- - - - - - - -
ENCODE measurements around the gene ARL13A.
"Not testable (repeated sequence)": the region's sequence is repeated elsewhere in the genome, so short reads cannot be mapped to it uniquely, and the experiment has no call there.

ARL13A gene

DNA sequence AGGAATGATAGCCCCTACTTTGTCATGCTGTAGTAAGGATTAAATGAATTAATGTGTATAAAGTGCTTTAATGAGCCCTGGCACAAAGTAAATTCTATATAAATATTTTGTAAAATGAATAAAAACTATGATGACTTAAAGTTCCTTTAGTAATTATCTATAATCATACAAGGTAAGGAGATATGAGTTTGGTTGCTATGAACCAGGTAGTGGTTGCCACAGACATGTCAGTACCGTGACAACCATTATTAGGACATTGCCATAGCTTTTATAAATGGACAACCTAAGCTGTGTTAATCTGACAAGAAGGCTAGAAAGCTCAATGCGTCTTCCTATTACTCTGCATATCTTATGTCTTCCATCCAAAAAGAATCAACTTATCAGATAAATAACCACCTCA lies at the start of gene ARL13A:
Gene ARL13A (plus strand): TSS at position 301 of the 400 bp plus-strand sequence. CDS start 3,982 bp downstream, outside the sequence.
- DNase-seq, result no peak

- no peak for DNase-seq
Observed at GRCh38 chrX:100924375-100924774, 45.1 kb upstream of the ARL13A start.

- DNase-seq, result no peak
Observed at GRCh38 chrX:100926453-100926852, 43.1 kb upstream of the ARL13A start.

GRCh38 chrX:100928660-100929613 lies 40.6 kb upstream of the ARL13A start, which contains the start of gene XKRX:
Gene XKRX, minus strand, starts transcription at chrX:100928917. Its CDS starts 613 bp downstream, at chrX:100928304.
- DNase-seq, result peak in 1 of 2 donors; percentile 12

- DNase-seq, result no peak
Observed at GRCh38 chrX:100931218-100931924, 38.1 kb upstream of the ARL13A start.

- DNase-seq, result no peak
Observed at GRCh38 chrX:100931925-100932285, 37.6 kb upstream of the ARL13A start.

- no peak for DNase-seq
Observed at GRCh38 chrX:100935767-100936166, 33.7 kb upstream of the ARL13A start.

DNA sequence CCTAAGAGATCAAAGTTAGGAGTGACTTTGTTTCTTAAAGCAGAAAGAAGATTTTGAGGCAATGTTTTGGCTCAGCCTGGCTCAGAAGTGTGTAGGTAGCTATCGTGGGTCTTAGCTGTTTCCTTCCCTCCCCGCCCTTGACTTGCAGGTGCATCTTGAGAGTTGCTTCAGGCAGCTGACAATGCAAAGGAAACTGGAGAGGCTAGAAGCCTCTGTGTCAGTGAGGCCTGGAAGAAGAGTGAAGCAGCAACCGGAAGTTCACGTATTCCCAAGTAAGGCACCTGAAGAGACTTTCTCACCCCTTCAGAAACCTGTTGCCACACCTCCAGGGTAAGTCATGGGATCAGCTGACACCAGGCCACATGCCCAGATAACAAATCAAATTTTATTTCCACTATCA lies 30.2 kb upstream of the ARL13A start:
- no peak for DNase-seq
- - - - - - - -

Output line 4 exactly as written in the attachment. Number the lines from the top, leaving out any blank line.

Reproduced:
DNA sequence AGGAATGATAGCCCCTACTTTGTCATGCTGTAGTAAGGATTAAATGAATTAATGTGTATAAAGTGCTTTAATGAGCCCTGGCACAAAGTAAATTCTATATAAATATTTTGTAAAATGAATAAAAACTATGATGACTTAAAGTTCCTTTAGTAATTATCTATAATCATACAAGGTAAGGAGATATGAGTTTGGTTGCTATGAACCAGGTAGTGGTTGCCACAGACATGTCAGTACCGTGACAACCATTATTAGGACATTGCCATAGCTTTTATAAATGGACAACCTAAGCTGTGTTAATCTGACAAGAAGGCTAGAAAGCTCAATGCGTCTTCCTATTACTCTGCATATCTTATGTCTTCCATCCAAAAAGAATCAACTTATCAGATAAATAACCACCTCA lies at the start of gene ARL13A: